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Teaching Statistics Using Baseball #REF! Edition

5 customer reviews
ISBN-13: 978-0883857274
ISBN-10: 0883857278
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About the Author

Jim Albert a Phd in statistics from Purdue University in 1979. He has taught at Bowling Green State University since 1979 and is currently a Professor of Mathematics and Statistics.

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Product Details

  • Paperback: 304 pages
  • Publisher: The Mathematical Association of America; #REF! edition (July 2003)
  • Language: English
  • ISBN-10: 0883857278
  • ISBN-13: 978-0883857274
  • Product Dimensions: 0.8 x 7 x 9.5 inches
  • Shipping Weight: 1.2 pounds (View shipping rates and policies)
  • Average Customer Review: 5.0 out of 5 stars  See all reviews (5 customer reviews)
  • Amazon Best Sellers Rank: #761,480 in Books (See Top 100 in Books)

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More About the Author

Jim Albert is Professor of Statistics at Bowling Green State University. His interests include Bayesian thinking, statistics education, statistical computation, and applications of statistics to sports. He is former editor of the Journal of Quantitative Analysis of Sports.

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43 of 43 people found the following review helpful By Michael R. Chernick on April 18, 2008
Format: Paperback
Jim Albert is a Professor of Statistics at Bowling Green University. He is an excellent teacher and researcher. He has written a number of fine statistics books including a recent one on doing Bayesian statistics using R. He is also an avid baseball fan and has published statistical articles and books on the subject. My favorite is "Curve Ball" which he coauthored with Jay Bennett. He is one of the leaders in the American Statistical Associations section on statistics in sports.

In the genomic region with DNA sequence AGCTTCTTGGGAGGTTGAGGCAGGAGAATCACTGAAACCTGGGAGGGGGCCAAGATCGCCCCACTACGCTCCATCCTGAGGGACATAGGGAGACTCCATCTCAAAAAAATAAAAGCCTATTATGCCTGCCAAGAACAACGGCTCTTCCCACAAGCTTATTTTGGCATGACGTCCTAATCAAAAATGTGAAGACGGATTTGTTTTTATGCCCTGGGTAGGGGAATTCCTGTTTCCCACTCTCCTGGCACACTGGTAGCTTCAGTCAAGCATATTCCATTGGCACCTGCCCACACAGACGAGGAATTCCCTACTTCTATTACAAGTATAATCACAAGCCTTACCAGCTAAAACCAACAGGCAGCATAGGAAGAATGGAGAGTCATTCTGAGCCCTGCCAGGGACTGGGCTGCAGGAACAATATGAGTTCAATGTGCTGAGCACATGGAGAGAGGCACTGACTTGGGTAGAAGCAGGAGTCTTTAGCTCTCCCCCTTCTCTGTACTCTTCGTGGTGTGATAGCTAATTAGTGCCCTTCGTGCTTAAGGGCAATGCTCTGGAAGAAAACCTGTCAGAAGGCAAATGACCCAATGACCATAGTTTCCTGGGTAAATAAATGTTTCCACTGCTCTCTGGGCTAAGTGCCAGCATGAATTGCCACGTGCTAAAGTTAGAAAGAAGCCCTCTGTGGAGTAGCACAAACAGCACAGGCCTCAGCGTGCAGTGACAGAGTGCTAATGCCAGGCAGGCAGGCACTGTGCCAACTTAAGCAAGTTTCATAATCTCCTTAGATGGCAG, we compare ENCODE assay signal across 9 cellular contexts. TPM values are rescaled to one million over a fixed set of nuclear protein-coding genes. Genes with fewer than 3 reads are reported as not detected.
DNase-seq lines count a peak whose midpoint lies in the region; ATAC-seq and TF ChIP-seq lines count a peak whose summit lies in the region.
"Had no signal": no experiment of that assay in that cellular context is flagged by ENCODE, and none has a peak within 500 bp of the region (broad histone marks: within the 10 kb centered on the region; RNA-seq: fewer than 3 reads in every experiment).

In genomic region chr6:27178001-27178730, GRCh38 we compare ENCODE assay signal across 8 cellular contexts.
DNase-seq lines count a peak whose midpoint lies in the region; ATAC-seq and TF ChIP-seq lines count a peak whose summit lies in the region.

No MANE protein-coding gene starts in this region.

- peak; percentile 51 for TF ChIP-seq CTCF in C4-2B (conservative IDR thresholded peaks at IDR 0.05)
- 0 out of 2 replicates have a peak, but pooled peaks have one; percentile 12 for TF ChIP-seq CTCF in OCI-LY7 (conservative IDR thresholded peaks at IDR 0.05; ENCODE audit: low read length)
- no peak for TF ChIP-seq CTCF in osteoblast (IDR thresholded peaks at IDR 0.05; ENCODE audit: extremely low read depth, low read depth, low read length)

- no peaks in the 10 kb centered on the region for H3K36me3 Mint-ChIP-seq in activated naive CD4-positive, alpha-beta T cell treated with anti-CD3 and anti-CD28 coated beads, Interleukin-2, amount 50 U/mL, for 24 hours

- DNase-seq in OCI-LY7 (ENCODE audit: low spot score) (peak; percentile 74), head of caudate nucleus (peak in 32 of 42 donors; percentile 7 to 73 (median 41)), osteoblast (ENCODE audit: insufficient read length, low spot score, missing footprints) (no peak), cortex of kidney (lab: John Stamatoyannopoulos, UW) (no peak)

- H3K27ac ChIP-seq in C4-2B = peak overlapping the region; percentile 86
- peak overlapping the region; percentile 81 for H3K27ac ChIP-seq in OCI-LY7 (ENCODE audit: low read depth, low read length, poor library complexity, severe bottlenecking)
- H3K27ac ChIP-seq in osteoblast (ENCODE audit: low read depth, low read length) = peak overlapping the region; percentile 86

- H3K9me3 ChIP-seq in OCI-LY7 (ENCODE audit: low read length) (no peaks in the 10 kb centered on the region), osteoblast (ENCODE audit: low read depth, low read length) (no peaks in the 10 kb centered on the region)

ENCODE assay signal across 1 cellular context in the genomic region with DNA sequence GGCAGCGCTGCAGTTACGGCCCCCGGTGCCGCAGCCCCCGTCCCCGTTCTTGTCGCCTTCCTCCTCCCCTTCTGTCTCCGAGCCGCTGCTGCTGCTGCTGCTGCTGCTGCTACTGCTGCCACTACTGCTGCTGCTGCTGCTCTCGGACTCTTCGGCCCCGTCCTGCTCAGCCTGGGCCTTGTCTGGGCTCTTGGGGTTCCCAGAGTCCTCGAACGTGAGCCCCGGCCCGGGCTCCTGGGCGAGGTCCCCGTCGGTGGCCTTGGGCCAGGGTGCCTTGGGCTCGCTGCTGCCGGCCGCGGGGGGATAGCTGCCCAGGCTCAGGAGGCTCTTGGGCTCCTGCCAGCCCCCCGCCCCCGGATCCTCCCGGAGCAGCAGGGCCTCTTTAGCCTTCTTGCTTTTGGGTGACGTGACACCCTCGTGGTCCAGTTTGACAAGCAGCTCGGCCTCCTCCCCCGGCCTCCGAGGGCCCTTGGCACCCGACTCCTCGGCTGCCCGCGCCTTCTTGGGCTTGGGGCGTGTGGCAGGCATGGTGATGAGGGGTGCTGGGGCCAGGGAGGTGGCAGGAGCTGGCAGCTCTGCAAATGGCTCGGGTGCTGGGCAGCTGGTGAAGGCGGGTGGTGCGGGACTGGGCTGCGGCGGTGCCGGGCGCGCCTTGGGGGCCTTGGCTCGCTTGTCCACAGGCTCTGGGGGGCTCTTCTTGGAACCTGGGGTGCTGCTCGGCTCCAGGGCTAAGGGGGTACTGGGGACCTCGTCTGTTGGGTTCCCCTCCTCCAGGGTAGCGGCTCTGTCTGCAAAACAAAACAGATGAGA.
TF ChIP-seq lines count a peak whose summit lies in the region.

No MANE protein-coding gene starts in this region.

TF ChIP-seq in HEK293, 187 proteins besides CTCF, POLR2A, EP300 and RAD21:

Once at an ASA meeting I heard him give a talk about how he was able to make statistics exciting for non-statistics majors by teaching it solely using baseball examples. His course became one of the most popular in the school which is amazing. Most students who are required to take statistics don't understand why it is an important discipline to learn about. They are usually bored to tears because of the dry presentation of the usual statistics lectures. These courses are generally hated by these students and they avoid them if at all possible. Albert's approach is new and seems to be working. I think he wrote this book for statistics teachers to help them learn how to teach a course like this. This book can serve as a basic statistics text or as a reference for those fond of sabermetrics.
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33 of 33 people found the following review helpful By Charles Ashbacher HALL OF FAMETOP 500 REVIEWERVINE VOICE on August 6, 2003
Format: Paperback
If there is one thing that separates the baseball fan from those of other sports, it is their fascination with statistics. By this, I mean the raw data, not the detailed analysis. An enormous amount of data is kept about baseball players and their accomplishments, and nearly all of it is online. It is very detailed, as it is possible to obtain data regarding how a particular batter performed when facing a particular pitcher with a particular ball and strike count. With all of this data available, it is possible to find some raw data that can be used to illustrate any analytical technique demonstrated in basic statistic classes.